#VolunteerAbroadBecause You Can Learn From Locals

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Note: This interview is part of a series from Learning Service.

 

Emily is a Registered Nurse with extensive experience volunteering abroad. She believes that travel can change the world for the better—if we do it right—and she's passionate about helping people find ways to give back to the communities they visit.

Emily blogs about ethical and sustainable travel at Two Dusty Travelers. She lives in Seattle with her husband and their rescue pup, and volunteers often with humanitarian medical missions and disaster response teams.

Emily at Ebola training. From #VolunteerAbroadBecause You Can Learn From Locals

What motivated your decision to volunteer abroad? How/why did you choose where to go?
I have always loved to travel, but I wanted my trips to mean more than just sitting on the beach—I wanted to make a positive difference in the places I visited. The first time I volunteered abroad, I chose to go to Kenya simply because it was a place I wanted to visit. That experience (and many that came after) taught me that good intentions aren't enough when volunteering. I felt ineffective because I didn't have the skills to truly have an impact.

But that trip inspired me to become a nurse so that I would have more to contribute, and I have been volunteering abroad once or twice a year ever since. Now I choose where to go based on where I can genuinely be most useful to the local community.

How did you find your job? What resources did you use?
I have volunteered abroad with several different organizations. Some I found after spending a LOT of time searching online, and others were recommended to me by colleagues. I do very thorough research before I sign up for any volunteer program. These are a few questions I think it's important to ask every organization.

What was your experience like? Can you share some favorite memories - and challenges?
Each experience has been unique! During my first volunteer abroad trip, I volunteered at an orphanage in Kenya because I didn't know yet that orphanage volunteering is unethical. I felt frustrated because it was obvious early on that playing with kids for a few weeks wasn't making a real difference in their lives.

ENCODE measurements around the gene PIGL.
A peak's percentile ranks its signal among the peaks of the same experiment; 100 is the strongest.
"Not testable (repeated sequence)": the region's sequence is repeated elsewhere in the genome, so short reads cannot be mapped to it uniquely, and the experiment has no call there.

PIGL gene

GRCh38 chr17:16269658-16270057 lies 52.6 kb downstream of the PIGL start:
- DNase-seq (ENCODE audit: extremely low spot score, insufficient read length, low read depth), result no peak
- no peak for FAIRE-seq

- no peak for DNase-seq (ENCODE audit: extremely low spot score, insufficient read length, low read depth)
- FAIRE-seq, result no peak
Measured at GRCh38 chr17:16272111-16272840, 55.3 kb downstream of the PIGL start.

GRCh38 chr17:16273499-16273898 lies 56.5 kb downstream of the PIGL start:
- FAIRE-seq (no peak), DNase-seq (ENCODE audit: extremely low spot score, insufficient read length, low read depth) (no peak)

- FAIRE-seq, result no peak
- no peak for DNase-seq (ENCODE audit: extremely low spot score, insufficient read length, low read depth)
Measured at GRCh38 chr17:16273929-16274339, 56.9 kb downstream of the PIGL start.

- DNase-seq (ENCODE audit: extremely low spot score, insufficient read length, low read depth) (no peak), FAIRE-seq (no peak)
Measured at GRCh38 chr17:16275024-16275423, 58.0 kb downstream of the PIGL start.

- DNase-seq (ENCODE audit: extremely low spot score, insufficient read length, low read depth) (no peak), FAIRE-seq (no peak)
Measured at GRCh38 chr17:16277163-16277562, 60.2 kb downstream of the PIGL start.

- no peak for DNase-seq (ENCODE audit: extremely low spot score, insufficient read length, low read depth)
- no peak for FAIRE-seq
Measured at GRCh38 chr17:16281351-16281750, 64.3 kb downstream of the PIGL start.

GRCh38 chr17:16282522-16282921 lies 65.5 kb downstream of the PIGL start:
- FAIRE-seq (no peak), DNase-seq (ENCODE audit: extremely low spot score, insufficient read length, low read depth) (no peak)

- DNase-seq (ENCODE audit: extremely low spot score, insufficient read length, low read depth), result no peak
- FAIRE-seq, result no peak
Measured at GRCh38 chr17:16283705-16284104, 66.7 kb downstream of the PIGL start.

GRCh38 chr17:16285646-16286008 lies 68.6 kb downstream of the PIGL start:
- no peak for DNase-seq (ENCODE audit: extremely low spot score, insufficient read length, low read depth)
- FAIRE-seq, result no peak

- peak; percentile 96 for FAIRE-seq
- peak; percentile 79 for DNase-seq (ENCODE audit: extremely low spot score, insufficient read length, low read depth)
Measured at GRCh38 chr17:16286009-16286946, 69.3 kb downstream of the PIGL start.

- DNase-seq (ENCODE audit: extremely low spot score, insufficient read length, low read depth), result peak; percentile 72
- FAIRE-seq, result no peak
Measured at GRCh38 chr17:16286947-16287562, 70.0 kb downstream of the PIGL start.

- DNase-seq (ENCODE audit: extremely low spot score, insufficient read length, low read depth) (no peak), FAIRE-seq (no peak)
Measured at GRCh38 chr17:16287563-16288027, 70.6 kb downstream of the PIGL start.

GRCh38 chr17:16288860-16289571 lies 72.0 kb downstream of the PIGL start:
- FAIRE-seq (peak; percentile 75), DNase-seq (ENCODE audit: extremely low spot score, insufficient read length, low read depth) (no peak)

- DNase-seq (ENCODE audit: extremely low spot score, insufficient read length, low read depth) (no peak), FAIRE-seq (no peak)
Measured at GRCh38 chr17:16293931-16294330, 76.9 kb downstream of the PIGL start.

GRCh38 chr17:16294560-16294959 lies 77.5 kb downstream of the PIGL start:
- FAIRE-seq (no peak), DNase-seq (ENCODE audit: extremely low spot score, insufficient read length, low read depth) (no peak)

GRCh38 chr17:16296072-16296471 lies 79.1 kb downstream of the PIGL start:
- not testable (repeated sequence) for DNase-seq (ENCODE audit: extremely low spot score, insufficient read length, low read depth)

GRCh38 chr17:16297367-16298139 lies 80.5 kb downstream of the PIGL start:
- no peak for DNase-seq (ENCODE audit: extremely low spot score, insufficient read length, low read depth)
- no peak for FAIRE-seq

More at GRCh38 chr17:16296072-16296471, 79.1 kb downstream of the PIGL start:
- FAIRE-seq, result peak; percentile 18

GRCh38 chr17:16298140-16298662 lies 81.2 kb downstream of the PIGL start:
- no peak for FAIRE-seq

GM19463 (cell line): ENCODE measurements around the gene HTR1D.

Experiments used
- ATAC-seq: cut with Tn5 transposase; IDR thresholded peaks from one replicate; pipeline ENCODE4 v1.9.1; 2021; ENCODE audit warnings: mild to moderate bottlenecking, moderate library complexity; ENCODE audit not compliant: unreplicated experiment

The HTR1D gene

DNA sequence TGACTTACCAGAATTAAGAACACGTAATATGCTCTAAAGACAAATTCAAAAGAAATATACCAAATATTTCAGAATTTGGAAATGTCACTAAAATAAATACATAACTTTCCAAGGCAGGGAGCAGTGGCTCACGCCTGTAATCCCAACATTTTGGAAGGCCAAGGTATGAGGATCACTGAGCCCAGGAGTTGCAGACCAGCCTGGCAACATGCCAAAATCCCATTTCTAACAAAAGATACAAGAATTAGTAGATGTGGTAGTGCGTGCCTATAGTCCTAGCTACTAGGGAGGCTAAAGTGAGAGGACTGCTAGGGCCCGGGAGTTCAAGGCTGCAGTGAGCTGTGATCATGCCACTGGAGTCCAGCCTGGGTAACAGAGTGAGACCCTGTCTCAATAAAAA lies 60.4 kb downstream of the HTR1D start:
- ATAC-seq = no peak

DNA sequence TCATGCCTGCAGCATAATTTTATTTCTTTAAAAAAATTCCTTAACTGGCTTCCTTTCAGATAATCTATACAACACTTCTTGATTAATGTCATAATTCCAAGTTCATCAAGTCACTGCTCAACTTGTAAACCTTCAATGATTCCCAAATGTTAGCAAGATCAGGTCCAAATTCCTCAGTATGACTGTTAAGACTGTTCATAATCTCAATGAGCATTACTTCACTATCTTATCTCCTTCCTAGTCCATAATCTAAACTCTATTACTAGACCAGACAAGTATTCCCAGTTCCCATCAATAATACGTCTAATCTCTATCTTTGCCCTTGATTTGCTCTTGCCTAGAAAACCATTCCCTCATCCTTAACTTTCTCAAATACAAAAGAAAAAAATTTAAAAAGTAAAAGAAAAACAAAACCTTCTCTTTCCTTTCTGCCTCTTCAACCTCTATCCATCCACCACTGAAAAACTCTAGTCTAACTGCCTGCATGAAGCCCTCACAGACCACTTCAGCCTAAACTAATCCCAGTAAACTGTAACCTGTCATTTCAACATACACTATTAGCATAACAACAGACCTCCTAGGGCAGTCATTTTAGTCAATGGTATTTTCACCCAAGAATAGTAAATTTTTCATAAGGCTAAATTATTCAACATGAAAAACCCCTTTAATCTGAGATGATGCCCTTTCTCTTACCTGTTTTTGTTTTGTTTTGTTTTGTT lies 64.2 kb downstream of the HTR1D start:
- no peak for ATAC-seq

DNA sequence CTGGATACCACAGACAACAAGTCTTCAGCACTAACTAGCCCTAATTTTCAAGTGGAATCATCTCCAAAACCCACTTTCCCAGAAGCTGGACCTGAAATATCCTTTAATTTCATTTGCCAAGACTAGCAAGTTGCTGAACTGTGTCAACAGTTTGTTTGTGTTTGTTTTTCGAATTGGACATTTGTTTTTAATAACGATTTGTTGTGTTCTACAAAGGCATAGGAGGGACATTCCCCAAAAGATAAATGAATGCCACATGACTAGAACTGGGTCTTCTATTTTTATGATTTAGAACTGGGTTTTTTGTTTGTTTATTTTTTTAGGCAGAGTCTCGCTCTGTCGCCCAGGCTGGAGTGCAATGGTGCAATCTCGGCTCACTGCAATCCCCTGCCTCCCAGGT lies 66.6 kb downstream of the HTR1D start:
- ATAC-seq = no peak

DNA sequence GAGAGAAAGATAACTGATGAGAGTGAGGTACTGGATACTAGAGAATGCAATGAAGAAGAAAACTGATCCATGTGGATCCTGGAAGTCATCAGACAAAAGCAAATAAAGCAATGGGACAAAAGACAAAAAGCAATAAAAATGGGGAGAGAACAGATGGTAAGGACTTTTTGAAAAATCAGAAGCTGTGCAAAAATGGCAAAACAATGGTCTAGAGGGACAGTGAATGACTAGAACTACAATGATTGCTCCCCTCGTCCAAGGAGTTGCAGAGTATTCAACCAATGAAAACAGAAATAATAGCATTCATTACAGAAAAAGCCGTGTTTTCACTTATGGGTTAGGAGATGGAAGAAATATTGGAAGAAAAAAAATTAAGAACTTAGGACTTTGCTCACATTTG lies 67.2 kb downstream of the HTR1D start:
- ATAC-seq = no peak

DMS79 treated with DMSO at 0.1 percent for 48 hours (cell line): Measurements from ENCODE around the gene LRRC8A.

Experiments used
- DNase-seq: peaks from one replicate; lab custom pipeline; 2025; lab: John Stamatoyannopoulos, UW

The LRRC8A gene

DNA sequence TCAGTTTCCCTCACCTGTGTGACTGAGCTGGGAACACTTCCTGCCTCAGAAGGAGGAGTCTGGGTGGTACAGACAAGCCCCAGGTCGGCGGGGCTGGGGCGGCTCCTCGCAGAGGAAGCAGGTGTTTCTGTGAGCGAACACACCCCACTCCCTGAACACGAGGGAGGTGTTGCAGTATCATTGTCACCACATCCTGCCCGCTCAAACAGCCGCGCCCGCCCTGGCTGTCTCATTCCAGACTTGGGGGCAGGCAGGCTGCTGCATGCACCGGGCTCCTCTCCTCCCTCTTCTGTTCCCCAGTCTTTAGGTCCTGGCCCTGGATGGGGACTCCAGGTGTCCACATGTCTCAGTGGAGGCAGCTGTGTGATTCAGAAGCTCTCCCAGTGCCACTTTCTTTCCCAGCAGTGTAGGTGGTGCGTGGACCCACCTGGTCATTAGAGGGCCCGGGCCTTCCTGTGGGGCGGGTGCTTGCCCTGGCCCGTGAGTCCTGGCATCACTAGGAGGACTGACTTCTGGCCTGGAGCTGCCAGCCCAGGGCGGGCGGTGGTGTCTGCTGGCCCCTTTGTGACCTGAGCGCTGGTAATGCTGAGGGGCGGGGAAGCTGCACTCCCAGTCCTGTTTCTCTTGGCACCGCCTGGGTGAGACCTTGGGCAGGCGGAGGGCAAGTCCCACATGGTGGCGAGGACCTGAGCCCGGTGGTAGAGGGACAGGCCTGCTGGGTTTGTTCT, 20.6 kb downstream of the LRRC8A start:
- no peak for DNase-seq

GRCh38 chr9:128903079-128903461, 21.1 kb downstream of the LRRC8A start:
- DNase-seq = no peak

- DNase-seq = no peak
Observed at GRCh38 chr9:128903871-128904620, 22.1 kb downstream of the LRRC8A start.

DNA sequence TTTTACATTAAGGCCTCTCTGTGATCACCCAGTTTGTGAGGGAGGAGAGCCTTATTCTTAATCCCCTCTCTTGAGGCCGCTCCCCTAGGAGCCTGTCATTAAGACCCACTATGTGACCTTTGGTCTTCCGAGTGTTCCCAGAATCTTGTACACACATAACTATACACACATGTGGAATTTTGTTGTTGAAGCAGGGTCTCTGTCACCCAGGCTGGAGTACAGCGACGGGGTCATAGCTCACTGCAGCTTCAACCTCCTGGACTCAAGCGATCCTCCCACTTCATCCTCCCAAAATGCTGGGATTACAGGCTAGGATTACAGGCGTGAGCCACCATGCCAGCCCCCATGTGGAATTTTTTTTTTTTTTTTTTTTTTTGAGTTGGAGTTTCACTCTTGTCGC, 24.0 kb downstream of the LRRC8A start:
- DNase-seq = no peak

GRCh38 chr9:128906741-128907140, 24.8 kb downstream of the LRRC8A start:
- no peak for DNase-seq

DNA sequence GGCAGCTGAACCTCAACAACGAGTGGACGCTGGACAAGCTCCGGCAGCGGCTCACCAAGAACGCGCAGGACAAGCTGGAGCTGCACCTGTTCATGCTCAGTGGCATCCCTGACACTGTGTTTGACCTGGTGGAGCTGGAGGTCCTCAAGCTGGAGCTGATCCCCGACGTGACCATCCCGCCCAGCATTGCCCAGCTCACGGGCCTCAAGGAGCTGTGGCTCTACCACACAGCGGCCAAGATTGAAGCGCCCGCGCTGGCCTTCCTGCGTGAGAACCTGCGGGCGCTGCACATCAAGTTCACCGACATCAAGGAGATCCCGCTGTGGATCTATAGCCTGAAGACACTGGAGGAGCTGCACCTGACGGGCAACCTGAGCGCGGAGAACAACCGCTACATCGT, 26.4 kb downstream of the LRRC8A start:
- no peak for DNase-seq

But I fell in love with my host family, who I'm still close with. My favorite memories from that trip are of sitting around the dinner table, cooking, and talking with my host brothers. My experience in Kenya absolutely altered my worldview and changed my life for the better.

Emily with her host family. #VolunteerAbroadBecause You Can Learn From Locals

Once I learned more about ethical volunteering, I wanted my experiences to be less about having an amazing time for myself, and more about making a meaningful and lasting difference in a community. As a nurse, I volunteered to help train local birth attendants with Midwives for Haiti and I loved working alongside wonderful Haitian women in remote areas.

I also worked in Sierra Leone during the Ebola outbreak with Partners in Health. That was my most physically and psychologically challenging experience abroad. Our team had to try to figure out how to save lives with very limited resources, while working in sweltering heat inside the protective suits. We saw a lot of death and at times feared for our own health. But I also felt that my presence was genuinely needed, and that I was able to make a real difference.

What skills did you develop from your experience? Do you feel changed from your experience abroad?
My experiences abroad have absolutely changed me. I'm more flexible and patient than I was before, because you have to be in order to live and work in limited resource settings. Specifically as a nurse, I have learned a lot from how local nurses practice in other countries. Just because I do things one way in the US doesn't mean my way is necessarily right.